Blockchain’s value in today’s supply chains
In most cases, today’s supply chains operate at scale without blockchain technology. Even so, the technology has excited the IT and supply chain worlds. It has also inspired many articles and prompted established IT players and start-ups to initiate promising pilot projects, including:
- Walmart tested an application that traces pork in China and produce in the US, to authenticate transactions and the accuracy and efficiency of record keeping.
- Maersk and IBM are working on cross border, cross party transactions that use blockchain technology to help improve process efficiency.
- BHP is introducing a blockchain solution that replaces spreadsheets for tracking samples internally and externally from a range of providers.
- Provenance, a UK start-up, just raised $800,000 to adapt blockchain technology to trace food. It previously piloted tracing tuna in the Southeast Asian supply chain.
Yet to date, the authors are not aware of any at scale applications to the supply chain, raising an essential question:
Can blockchain technology add value to supply chains?
Let’s start with a reality check:
As most practitioners know, many of today’s supply chains have good data, which they are able to transfer across supply chain tiers at close to real time speed. To assess blockchain technology’s value at stake for the supply chain world, we looked at three areas where it could add value:
- Replacing slow, manual processes. Although supply chains can currently handle large, complex data sets, many of their processes, especially those in the lower supply tiers, are slow and rely entirely on paper—such as is still common in the shipping industry.
- Strengthening traceability. Increasing regulatory and consumer demand for provenance information is already driving change. Moreover, improving traceability also adds value by mitigating the high costs of quality problems, such as recalls, reputational damage, or the loss of revenue from black-or grey-market products. Simplifying a complex supply base offers further value creation opportunities (see sidebar, “A complex supply chain of unknown parties”).
- Reducing supply chain IT transaction costs. At this stage, this benefit is more theoretical than actual. Bitcoin pays people to validate each block or transaction, and requires people who propose a new block to include a fee in their proposal. Such a cost would likely be prohibitive in supply chains because their scale can be staggering. For example, in a 90 day period, a single auto manufacturer would typically issue approximately 10 billion call-offs just to its tier one suppliers. Also, together all of those transactions would significantly raise demand for data storage, an essential component of blockchain’s distributed-ledger approach. In addition, creating and maintaining numerous copies of data sets would be impractical in the supply-chain environment, especially in permissionless blockchains.
A complex supply chain of unknown parties
Produce is a good example of a complex supply chain where, occasionally, the parties are not always known, such as produce supply chains that source from thousands of growers and farmers, and move goods through multiple distribution points before they reach retail shelves. As the goods often change hands, a permissionless blockchain is a valid solution for tracing and verifying the grower or farmer who supplied the produce. Walmart’s pork traceability is a good example, with a huge number of pig farmers at its lowest tier of supply. But, while Walmart may be one of a handful of companies that can drive this at scale, most supply chains need to assess the cost-benefits of investing in technology to collect and validate data from the lower levels.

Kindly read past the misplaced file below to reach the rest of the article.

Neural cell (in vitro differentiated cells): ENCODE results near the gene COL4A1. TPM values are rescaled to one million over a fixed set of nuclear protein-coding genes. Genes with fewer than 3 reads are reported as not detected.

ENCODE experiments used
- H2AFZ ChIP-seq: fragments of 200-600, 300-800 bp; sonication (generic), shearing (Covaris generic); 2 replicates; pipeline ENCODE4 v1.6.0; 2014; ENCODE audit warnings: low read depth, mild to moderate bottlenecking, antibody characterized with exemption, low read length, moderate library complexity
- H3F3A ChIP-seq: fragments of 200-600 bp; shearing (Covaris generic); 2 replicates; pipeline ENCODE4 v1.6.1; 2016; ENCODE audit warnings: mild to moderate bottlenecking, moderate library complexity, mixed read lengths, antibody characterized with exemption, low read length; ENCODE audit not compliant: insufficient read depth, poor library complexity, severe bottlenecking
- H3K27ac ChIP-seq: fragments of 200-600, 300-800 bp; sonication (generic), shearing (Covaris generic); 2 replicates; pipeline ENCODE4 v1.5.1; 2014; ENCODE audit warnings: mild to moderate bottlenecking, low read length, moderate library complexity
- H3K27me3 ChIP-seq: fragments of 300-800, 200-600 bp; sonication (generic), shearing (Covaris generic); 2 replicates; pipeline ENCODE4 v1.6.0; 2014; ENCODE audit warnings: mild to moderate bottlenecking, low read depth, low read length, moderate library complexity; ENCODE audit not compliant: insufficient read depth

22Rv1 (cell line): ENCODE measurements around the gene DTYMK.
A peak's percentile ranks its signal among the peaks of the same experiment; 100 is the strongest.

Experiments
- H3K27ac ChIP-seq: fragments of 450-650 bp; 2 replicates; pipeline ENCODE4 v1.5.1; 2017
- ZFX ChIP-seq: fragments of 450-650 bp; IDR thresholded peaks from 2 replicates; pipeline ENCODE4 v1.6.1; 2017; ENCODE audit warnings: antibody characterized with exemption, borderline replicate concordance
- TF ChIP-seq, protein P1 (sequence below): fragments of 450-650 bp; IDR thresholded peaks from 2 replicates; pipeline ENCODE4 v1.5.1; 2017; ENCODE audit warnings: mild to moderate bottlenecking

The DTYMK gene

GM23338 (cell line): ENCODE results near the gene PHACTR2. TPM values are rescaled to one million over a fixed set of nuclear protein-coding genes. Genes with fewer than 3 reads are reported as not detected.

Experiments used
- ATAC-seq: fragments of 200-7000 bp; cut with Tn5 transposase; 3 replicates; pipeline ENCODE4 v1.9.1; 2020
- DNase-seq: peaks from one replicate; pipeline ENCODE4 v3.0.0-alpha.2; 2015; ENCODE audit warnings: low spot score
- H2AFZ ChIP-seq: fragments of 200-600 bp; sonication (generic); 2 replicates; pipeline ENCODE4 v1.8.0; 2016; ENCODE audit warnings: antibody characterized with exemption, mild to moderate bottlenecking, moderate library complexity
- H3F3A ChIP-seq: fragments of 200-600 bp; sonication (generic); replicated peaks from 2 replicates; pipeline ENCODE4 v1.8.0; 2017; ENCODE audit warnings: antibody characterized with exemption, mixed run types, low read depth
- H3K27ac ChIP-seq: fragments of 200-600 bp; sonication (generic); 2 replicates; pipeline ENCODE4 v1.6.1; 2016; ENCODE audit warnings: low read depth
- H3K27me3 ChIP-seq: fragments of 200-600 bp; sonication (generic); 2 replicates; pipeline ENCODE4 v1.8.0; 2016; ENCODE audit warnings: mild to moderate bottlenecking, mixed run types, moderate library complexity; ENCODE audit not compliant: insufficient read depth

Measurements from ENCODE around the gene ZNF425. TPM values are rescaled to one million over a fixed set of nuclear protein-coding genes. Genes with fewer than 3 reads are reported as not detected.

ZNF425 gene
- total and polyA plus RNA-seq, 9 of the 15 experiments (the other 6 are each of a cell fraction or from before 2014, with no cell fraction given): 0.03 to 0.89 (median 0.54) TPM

The biggest blockchain barrier: who would give permission?
In adopting blockchain technology for its supply chain, a company must first decide on the type of blockchain it would need to build. Recall that the bitcoin approach is a permissionless blockchain populated with parties that are not known or trusted. It resides in the public domain and uses a consensus verification protocol to establish trust in each block. There is no central database or central governance in these blockchains.
A bias for privacy
Conversely, in most supply chains, the parties are known and trusted. Moreover, the supply chain world is unlikely to accept open access because its users don’t want to reveal proprietary details, such as demand, capacities, orders, prices, margins, at all points of the value chain to unknown participants. This means most supply chain blockchains would need to be permissioned, with access governed centrally and restricted to known parties who may be limited to certain segments of data.
In theory, this approach allows public or private verification of each proposed block. However, we believe it is unlikely that we will ever see public verification of proposed blocks in the supply chain world when all the parties are known. In shipping, for example, there are only a few known parties in the chain—including haulers, ports, customs, shipping lines—that are responsible for validating each block. When the number of trusted parties is small, the need to independently validate consensus protocols used in the public domain is limited.
A good enough solution without blockchain
In many cases, supply chains are already moving billions of transactions and data, often in real time. The systems are not perfect, and many supply chains have issues with data that is siloed, disparately formatted, difficult to access, or hard to visualise or analyse in the context of big data. Even so, well managed central databases with good data management, combined with supply chain visualization and analytical prowess, can be achieved at scale today.